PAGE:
More often than not, it would seem that continuationists (those that believe the sign gifts of the Apostles endures beyond the apostolic area) would say that supernatural manifestations in an external way are a sign of Salvation/ of being Spirit filled. I thought of the danger that follows this line of thinking the other day as I was reading through Matthew 7. In verse 15-20 Jesus speaks about how you will know a tree by its fruits; He then in a wonderful way gives pitures that stick in the mind, “Grapes are not gathered from thorn bushes nor figs from thistles, are they?” (v16b). Clearly from the text we are told that a genuine Christian will produce certain proofs, certain fruit should be evident.
This is where it gets interesting. In the very next passage (v21-23) Jesus gives an example of something that can certainly not be a sign of genuine faith, He says, “Not everyone who says to Me, ‘Lord, Lord,’ will enter the kingdom of heaven, but he who does the will of My Father who is in heaven will enter. Many will say to Me on that day, ‘Lord, Lord, did we not prophesy in Your name, and in Your name cast out demons, and in Your name perform many miracles?’ And then I will declare to them, ‘I never knew you; depart from Me, you who practice lawlessness.” So if there is anything we can know for sure when considering the fruit from verse 15-20, it cannot be prophesies, casting out demons and many miracles.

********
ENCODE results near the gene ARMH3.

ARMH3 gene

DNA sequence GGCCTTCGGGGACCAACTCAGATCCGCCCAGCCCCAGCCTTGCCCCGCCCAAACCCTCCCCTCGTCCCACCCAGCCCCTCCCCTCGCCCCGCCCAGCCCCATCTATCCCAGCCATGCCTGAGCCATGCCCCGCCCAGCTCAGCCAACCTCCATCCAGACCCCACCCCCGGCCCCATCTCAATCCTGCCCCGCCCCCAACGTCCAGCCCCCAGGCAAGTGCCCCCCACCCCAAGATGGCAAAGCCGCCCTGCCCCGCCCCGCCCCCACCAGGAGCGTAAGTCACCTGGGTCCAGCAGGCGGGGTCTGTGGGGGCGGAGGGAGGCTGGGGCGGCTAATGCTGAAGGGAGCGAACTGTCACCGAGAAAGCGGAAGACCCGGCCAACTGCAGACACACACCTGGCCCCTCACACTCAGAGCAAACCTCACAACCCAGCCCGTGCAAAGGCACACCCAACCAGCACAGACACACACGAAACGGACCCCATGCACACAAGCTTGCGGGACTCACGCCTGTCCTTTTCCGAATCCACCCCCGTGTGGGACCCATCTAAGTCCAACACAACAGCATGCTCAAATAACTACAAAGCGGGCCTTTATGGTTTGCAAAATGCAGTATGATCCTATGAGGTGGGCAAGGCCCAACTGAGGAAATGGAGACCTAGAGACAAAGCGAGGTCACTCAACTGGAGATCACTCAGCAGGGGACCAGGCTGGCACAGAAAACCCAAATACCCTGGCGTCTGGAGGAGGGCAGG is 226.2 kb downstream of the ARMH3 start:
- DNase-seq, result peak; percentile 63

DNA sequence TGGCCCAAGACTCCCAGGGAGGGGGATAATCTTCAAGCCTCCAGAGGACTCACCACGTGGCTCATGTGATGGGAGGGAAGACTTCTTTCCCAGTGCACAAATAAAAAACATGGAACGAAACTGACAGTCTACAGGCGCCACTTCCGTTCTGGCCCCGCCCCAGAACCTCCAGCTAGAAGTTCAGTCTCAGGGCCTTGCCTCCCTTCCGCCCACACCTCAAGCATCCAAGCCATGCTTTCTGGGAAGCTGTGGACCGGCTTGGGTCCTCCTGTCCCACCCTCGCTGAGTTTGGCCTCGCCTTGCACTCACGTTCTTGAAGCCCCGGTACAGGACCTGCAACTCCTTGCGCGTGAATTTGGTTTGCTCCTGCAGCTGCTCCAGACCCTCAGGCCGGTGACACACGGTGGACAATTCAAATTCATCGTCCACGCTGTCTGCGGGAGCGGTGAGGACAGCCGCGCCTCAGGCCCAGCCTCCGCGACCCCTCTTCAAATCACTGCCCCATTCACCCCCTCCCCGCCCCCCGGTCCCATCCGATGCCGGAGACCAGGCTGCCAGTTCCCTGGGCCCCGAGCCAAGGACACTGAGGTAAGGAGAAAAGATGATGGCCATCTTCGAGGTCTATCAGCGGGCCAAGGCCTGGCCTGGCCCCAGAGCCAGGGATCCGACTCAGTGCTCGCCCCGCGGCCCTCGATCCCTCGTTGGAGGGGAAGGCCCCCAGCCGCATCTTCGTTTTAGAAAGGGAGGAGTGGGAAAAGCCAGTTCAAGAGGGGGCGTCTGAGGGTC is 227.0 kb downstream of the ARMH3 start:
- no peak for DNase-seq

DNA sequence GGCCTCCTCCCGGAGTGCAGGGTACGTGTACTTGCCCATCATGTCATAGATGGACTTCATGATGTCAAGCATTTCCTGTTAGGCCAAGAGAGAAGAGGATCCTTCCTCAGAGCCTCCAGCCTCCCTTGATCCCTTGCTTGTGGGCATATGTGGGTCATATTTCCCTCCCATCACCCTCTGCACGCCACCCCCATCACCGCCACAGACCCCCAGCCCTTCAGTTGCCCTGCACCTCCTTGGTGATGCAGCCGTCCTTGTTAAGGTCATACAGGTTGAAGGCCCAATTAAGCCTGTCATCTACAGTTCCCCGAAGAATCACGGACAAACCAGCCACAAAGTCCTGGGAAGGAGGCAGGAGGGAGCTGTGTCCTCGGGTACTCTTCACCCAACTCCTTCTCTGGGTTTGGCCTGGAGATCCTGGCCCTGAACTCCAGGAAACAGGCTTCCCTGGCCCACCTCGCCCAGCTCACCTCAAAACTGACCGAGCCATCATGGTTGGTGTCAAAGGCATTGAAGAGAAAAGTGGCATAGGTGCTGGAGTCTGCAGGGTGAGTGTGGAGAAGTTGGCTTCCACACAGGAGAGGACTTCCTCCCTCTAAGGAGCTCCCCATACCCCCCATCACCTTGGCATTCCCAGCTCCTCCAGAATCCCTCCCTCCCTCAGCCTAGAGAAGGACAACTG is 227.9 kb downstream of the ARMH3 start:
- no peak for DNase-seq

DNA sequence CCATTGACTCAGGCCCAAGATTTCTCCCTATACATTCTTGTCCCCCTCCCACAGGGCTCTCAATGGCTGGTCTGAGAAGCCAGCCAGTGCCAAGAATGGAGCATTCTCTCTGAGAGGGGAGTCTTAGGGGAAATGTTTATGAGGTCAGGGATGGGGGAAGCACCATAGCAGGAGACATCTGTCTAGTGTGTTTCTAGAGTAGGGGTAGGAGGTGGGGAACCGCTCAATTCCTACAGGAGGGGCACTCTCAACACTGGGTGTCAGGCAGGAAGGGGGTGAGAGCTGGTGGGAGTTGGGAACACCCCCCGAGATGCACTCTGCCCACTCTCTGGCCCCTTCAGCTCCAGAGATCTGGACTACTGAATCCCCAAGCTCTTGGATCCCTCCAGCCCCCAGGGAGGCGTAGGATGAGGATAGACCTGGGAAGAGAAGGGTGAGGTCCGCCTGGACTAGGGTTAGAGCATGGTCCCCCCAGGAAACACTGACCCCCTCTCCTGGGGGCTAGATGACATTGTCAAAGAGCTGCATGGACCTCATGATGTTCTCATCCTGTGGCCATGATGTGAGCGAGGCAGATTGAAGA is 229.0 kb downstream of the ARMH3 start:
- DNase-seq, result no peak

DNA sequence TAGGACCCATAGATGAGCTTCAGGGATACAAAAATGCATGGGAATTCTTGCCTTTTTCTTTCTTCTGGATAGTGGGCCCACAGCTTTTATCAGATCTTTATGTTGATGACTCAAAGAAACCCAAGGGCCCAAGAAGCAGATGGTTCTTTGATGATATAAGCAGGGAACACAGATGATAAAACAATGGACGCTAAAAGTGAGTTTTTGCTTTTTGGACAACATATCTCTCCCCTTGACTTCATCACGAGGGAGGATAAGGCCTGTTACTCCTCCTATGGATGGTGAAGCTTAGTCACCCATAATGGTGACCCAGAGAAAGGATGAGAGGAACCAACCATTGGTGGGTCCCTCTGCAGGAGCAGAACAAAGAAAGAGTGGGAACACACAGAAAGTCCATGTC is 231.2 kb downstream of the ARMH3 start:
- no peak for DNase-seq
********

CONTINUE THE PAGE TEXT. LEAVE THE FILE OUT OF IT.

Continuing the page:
Yet for many continuationists today miracles, casting out of demons and prophesy is the type of proof sought after to validate true Spirit-filled life. Which may shed light on some other typical continuatinist doctrines, like…
The insecurity of Salvation, generally continuationists (unless they have been exposed to reformed theology like much of the New Calvinism) hold to a position that says one can lose their Salvation, thus meaning eternal life is not really eternal. Perhaps a sufficient cause for leaning towards this teaching is that the signs they go after to see what tree a person is are really not signs at all. We should not be surprised then when people who claim to prophecy and do other ‘miracles’ turn out to deny the faith.
This is a good example of the consequence of bad exegesis, or at least not taking into account all of Scripture when coming to conclusions on particular points of doctrine. May God help us all to continually search the Scriptures and see our blind-spots as we grow into the unity of the faith